Before getting started, let me explain what aquaponics refers to. Aquaponics is a combination of aquaculture, i.e., growing fish and other aquatic animals, and hydroponics, i.e., a technique of growing plants without soil. It is using these two techniques in a mutually beneficial arrangement where plants are fed the discharge of aquatic animals. In return, the vegetables clean the water that goes back to the fish. Read more about aquaponics.
Armstrong founded the Ouroboros farm in 2012 after being inspired by a video about Will Allen, a MacArthur Grant-winning urban farmer in Milwaukee. He uses minimal land of only about 1/3rd of an acre. Fish tanks’ nutrient-rich water flows through “raft beds” (holding floating frames with greens whose roots are suspended in water) and through “medium beds” (they use clay pebbles to filter and disperse water for the vegetables).
The suspended roots utilize nitrogen from fish, and clean water flows back into fish tanks.
This system generates more mature lettuce in a relatively shorter period and uses less water too. The output is also constant, allowing his fraction of an acre to match the annual production of five acres of soil. He sure proves that successful farming need not always have to be about a lot of lands; minimal land can be used for optimum produce!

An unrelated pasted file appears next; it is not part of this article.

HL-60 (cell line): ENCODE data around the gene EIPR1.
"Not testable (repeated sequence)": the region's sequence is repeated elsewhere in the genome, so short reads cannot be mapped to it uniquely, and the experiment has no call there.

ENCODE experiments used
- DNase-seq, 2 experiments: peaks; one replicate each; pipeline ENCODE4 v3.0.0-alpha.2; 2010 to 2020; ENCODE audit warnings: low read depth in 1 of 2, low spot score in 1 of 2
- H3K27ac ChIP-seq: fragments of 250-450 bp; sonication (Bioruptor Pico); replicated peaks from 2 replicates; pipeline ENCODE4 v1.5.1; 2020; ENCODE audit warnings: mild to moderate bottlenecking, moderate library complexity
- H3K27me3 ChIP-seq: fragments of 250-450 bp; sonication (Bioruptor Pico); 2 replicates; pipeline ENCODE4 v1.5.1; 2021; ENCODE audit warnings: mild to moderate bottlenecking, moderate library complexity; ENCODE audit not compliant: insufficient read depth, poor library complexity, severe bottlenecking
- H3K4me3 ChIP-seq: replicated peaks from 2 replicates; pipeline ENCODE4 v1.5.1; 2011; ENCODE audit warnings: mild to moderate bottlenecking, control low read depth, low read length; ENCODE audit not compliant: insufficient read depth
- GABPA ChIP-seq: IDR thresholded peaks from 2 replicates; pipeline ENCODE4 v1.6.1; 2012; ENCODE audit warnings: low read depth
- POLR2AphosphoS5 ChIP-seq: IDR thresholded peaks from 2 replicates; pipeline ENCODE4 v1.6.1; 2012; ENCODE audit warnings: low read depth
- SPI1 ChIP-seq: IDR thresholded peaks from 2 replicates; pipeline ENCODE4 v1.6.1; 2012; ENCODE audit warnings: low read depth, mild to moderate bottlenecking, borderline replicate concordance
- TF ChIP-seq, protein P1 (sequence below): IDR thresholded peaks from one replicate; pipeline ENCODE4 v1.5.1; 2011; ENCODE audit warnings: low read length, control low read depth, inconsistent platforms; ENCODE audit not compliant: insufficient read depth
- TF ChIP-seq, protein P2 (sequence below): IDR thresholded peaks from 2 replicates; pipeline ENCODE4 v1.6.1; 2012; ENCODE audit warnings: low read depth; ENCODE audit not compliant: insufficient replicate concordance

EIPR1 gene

He launched aquaponics to prove that this method could be viable commercially. He presently supplies fruits and vegetables to the locals and also conducts training programs and farm tours. He is worthy of mentioning in the successful farming stories around the world.
3. Farmer Enjoys Honey from ‘Stingless’ Bees in Kakamega, Kenya
Stanley Imbusi’s ancestors had discovered tricks for curing numerous ailments. These tricks often revolved around honey from stingless bees found in Kakamega tropical rain forest. Imbusi’s grandfather would take him along with himself to the woods, owing to which he has embossed a successful farming story.